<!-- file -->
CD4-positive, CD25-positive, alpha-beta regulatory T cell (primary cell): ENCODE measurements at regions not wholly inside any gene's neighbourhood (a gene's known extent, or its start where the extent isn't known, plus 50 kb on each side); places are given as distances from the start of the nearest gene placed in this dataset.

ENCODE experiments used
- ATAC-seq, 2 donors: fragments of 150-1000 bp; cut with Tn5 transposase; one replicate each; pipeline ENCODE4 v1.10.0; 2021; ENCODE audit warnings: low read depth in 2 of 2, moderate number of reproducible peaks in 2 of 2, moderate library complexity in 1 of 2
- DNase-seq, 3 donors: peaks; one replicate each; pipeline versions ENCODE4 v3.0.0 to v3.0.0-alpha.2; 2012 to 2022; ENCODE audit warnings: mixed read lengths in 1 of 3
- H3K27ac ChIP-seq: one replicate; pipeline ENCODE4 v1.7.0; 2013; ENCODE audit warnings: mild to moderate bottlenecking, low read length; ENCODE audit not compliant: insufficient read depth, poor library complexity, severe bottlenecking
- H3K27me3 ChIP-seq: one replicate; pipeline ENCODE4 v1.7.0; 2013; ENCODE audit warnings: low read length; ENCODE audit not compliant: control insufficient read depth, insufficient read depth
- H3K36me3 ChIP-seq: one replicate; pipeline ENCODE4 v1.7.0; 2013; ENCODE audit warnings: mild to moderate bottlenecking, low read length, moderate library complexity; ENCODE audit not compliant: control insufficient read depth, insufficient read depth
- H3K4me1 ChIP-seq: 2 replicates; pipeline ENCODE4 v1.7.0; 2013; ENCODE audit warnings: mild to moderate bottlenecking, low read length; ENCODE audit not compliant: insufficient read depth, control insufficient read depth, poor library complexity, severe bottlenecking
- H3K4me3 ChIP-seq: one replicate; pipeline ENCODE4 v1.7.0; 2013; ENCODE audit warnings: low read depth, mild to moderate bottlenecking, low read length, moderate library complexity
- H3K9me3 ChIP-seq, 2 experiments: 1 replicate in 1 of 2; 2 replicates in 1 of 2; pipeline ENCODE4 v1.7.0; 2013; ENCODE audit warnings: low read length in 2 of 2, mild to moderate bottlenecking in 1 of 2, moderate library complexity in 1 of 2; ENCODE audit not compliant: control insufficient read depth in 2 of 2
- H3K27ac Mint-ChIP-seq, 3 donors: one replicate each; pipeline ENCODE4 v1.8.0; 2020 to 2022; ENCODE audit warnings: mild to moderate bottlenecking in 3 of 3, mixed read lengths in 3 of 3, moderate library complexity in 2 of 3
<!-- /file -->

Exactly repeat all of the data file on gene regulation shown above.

CD4-positive, CD25-positive, alpha-beta regulatory T cell (primary cell): ENCODE measurements at regions not wholly inside any gene's neighbourhood (a gene's known extent, or its start where the extent isn't known, plus 50 kb on each side); places are given as distances from the start of the nearest gene placed in this dataset.

ENCODE experiments used
- ATAC-seq, 2 donors: fragments of 150-1000 bp; cut with Tn5 transposase; one replicate each; pipeline ENCODE4 v1.10.0; 2021; ENCODE audit warnings: low read depth in 2 of 2, moderate number of reproducible peaks in 2 of 2, moderate library complexity in 1 of 2
- DNase-seq, 3 donors: peaks; one replicate each; pipeline versions ENCODE4 v3.0.0 to v3.0.0-alpha.2; 2012 to 2022; ENCODE audit warnings: mixed read lengths in 1 of 3
- H3K27ac ChIP-seq: one replicate; pipeline ENCODE4 v1.7.0; 2013; ENCODE audit warnings: mild to moderate bottlenecking, low read length; ENCODE audit not compliant: insufficient read depth, poor library complexity, severe bottlenecking
- H3K27me3 ChIP-seq: one replicate; pipeline ENCODE4 v1.7.0; 2013; ENCODE audit warnings: low read length; ENCODE audit not compliant: control insufficient read depth, insufficient read depth
- H3K36me3 ChIP-seq: one replicate; pipeline ENCODE4 v1.7.0; 2013; ENCODE audit warnings: mild to moderate bottlenecking, low read length, moderate library complexity; ENCODE audit not compliant: control insufficient read depth, insufficient read depth
- H3K4me1 ChIP-seq: 2 replicates; pipeline ENCODE4 v1.7.0; 2013; ENCODE audit warnings: mild to moderate bottlenecking, low read length; ENCODE audit not compliant: insufficient read depth, control insufficient read depth, poor library complexity, severe bottlenecking
- H3K4me3 ChIP-seq: one replicate; pipeline ENCODE4 v1.7.0; 2013; ENCODE audit warnings: low read depth, mild to moderate bottlenecking, low read length, moderate library complexity
- H3K9me3 ChIP-seq, 2 experiments: 1 replicate in 1 of 2; 2 replicates in 1 of 2; pipeline ENCODE4 v1.7.0; 2013; ENCODE audit warnings: low read length in 2 of 2, mild to moderate bottlenecking in 1 of 2, moderate library complexity in 1 of 2; ENCODE audit not compliant: control insufficient read depth in 2 of 2
- H3K27ac Mint-ChIP-seq, 3 donors: one replicate each; pipeline ENCODE4 v1.8.0; 2020 to 2022; ENCODE audit warnings: mild to moderate bottlenecking in 3 of 3, mixed read lengths in 3 of 3, moderate library complexity in 2 of 3